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Examining the Potential Use of the Collaborative-Geomatics Informatics Tool to Foster Intergenerational Transfer of Knowledge in a Remote First Nation Community

  • Andrea Isogai (a1), Daniel D. McCarthy (a1), Holly L. Gardner (a1), Jim D. Karagatzides (a2), Skye Vandenberg (a1), Christine Barbeau (a1), Nadia Charania (a1), Vicky Edwards (a3), Don Cowan (a4) and Leonard J.S. Tsuji (a1)...


Northern First Nations in Canada have experienced environmental change throughout history, adapting to these changes based on personal experience interacting with their environment. Community members of Fort Albany First Nation of northern Ontario, Canada, have voiced their concern that their youths’ connection to the land is diminishing, making this generation more vulnerable to environmental change. Community members previously identified the collaborative-geomatics informatics tool as potentially useful for fostering intergenerational knowledge transfer. In this article, we assess the potential of the informatics tool to reconnect youth with the surrounding land in order to strengthen the adaptive capacity of Fort Albany First Nation. The tool was introduced to students in an environmental-outreach camp that included traditional activities. Students used global positioning systems and geo-tagged photographs that were loaded onto the informatics tool. Semi-directed interviews revealed that the students enjoyed the visual and spatial capabilities of the system, and recognised its potential to be used in conjunction with traditional activities. This pilot study suggests that the tool has the potential to be used by youth to provide an opportunity for the intergenerational transfer of Indigenous knowledge, but further evaluation is required.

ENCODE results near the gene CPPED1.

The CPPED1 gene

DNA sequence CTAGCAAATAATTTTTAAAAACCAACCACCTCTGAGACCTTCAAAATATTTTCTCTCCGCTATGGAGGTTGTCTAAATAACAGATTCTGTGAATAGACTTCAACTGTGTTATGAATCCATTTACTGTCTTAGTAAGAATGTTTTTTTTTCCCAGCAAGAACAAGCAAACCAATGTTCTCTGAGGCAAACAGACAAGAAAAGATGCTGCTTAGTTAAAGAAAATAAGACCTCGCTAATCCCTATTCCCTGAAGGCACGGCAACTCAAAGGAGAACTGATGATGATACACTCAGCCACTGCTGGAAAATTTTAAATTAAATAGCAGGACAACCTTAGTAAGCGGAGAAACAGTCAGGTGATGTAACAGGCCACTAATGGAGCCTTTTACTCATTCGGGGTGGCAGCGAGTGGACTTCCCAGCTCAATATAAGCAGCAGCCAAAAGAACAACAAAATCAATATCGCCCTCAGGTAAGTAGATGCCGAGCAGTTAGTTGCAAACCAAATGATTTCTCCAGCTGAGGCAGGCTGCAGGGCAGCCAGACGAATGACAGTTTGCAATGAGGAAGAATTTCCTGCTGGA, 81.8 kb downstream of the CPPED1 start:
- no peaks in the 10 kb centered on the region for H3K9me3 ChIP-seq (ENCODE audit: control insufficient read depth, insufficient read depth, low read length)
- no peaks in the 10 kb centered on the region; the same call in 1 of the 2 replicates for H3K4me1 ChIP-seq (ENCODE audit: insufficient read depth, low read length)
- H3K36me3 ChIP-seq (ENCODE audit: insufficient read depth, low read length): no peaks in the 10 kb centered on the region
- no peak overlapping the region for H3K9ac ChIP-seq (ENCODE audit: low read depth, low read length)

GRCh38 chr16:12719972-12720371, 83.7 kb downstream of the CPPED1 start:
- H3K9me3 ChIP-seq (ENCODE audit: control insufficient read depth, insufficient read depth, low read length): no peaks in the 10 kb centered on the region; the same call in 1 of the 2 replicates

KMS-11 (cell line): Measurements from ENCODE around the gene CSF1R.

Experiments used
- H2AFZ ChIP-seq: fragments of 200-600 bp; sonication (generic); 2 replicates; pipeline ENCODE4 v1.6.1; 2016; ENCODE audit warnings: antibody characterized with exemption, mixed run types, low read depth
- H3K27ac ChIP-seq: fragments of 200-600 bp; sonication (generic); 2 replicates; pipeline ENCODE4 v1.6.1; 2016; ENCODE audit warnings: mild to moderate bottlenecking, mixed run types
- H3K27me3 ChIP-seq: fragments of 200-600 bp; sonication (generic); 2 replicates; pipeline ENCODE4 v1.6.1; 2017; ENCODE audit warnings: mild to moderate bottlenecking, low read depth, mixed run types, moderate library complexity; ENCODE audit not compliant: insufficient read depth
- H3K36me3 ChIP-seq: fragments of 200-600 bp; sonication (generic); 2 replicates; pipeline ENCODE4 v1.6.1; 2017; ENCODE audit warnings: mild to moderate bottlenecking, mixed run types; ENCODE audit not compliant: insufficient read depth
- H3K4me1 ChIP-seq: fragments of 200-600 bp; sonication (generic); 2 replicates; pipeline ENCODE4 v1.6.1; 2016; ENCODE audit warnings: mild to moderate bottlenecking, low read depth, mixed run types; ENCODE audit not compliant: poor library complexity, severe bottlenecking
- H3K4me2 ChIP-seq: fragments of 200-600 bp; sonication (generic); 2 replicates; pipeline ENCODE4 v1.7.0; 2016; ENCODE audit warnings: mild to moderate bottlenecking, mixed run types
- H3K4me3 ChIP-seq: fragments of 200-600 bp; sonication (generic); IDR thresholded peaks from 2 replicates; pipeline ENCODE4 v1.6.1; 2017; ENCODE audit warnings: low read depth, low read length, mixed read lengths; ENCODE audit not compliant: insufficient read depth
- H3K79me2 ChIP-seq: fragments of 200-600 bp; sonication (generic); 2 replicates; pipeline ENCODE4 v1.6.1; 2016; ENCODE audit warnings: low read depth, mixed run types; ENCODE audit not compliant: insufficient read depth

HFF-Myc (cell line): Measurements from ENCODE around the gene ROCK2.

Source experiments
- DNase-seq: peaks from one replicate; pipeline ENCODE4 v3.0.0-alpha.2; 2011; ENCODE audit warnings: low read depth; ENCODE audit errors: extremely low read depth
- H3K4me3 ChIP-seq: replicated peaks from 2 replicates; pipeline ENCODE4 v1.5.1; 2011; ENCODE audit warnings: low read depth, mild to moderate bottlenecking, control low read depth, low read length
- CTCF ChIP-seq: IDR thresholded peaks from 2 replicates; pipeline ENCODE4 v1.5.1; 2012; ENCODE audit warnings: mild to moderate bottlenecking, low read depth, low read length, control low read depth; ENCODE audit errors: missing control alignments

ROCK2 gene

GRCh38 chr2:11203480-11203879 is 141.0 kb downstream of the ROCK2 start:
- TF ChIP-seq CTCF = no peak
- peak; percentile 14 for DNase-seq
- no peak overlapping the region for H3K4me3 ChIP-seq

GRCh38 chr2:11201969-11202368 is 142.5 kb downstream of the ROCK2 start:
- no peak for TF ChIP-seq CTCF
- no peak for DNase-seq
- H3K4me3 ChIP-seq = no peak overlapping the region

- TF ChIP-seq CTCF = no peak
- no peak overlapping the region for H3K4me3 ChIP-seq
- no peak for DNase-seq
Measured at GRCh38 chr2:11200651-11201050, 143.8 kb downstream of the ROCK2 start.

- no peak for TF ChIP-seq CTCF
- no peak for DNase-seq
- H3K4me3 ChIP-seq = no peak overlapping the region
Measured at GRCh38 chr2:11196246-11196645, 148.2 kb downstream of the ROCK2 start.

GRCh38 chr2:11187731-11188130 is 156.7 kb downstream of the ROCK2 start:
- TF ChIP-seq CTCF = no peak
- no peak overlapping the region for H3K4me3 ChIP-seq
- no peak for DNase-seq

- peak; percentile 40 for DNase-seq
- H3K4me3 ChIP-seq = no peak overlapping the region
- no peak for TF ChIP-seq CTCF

Corresponding author

address for correspondence: Andrea D. Isogai, Department of Environment and Resource Studies, University of Waterloo, Waterloo, Ontario, N2L 3G1, Canada. Email:


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